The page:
I'm an EU resident. I just sent in a GDPR removal request to Slack. Their response:

Per our Terms of Service and Privacy Policy, your Workspace Primary Owner (Customer) controls Customer Data. Customer owns all of the submitted content, including profile information, and Slack processes Customer Data on the Customer's behalf: https://slack.com/privacy-policy#collect.

A Workspace Primary Owner, as the data controller, is responsible for determining whether profile information requires deletion. If you wish, you may also want to reach out to your Workspace Primary Owners as we can only delete profile information upon their request.

If you have any questions about this process, please refer to this page in our Help Center: https://get.slack.help/hc/articles/360000360443-Delete-your-profile-info-from-Slack

Somehow this doesn't feel right. Slack claims that the organisation (or person in many cases) running the Slack is the data controller, but the "data controller" doesn't even have normal access to more than 10000 messages if they're not paying Slack. Does this make sense legally?

And what if this "data controller" doesn't comply to my request? Or is dead or doesn't even exist anymore? Isn't it Slack's responsibility to remove my data in this case?

This reddit thread is related. Which got me to 1a of [Article 17 of the GDPR], that states

the personal data are no longer necessary in relation to the purposes for which they were collected or otherwise processed;

To me this clearly applies to most (probably all) of the Slacks that I was on, since most of my data (i.e. messages) are not even visible anymore. Is this correct?

  • 1
    If Slack is a data processor in that context (i.e. someone else is controller and Slack is bound with some data processing agreement), they legally cannot fulfill your data subject requests and can only point you to the controller. This is compliant. What if the controller doesn't comply? The same when any controller fails to respond: you can lodge a complaint with your data protection authority, or sue them directly. But note that not every Slack workspace might be subject to GDPR.
    – amon
    Commented Oct 4, 2019 at 9:55
  • If say you wanted your former employer to delete all emails containing your personal data from their mail servers, would you approach their email provider for that? I can't see how Slack is materially different here.
    – Greendrake
    Commented Oct 5, 2019 at 12:12

1 Answer 1


The GDPR's right to erasure just applies in some specific situations. While messages you wrote on Slack are personal data, they are generally also part of a larger discussion with others. If your messages are removed, the discussion becomes incomplete, so that will violate the freedom of expression of those others. Art. 17(3) GDPR provides an exception for the right of erasure in such cases. So basically, whoever is the controller, you probably don't have the right to have your messages to be deleted. However, you would have the right to have your account pseudonymized like Slack replied in the Reddit post you linked to. See also my answer in "Does a user have the right to request their forum posts deleted?".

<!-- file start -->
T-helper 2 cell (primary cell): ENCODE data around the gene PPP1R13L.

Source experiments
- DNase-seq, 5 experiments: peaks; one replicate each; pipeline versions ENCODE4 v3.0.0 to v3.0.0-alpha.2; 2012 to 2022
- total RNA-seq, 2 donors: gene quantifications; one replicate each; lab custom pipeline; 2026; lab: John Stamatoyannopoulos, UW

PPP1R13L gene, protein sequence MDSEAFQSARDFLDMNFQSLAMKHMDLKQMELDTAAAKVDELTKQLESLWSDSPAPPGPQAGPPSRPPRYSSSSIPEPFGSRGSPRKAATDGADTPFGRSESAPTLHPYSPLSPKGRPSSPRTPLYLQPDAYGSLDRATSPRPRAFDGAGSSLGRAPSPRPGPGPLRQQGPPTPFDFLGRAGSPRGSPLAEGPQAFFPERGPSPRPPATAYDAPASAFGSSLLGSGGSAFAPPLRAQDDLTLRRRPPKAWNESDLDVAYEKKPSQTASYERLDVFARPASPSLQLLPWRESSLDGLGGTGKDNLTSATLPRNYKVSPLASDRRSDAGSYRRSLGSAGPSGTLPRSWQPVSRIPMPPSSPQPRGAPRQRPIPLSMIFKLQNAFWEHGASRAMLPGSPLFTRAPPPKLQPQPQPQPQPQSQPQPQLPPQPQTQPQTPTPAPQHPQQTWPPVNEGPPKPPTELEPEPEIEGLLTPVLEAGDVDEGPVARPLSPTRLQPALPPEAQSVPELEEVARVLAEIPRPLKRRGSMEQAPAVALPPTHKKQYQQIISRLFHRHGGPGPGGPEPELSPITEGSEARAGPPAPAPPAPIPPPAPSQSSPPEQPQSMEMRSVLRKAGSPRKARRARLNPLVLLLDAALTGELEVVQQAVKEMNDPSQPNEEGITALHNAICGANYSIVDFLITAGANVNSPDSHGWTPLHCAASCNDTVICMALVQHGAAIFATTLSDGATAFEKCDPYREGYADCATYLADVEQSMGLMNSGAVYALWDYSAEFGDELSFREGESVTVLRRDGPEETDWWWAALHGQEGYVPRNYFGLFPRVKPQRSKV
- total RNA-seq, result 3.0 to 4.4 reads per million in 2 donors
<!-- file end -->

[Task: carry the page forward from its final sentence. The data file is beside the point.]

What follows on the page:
Basically, it is correct that Slack can be just the processor. Even if the controller cannot get access to more than 10000 messages unless they pay. However, Slack is not allowed to do anything with those messages, except when the controller says so.

In its Privacy Policy, Slack distinguishes between customer data and other data. It states to be the processor for the customer data, but controller for the other data. Because those are tied together, I am not sure this distinction can be made. If not, Slack and the customer will be joint controllers, but it requires probably a court case to decide on that. For example, the Court of Justice of the European Union has ruled (in the Fashion ID case) that putting a Facebook "like" button on your website, makes you a joint controller together with Facebook. And (in the Wirtschaftsakademie case) that also creating a Facebook "fan" page makes you a joint controller. But neither of those are very similar to the situation with Slack.

  • The freedom of expression reasoning seems to me to be very tenuous indeed. Has it ever appeared in a judicial decision?
    – phoog
    Commented Oct 6, 2019 at 4:03
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    @phoog not that I know of, but if your comment will be deleted, this comment becomes almost meaningless.
    – wimh
    Commented Oct 7, 2019 at 8:59

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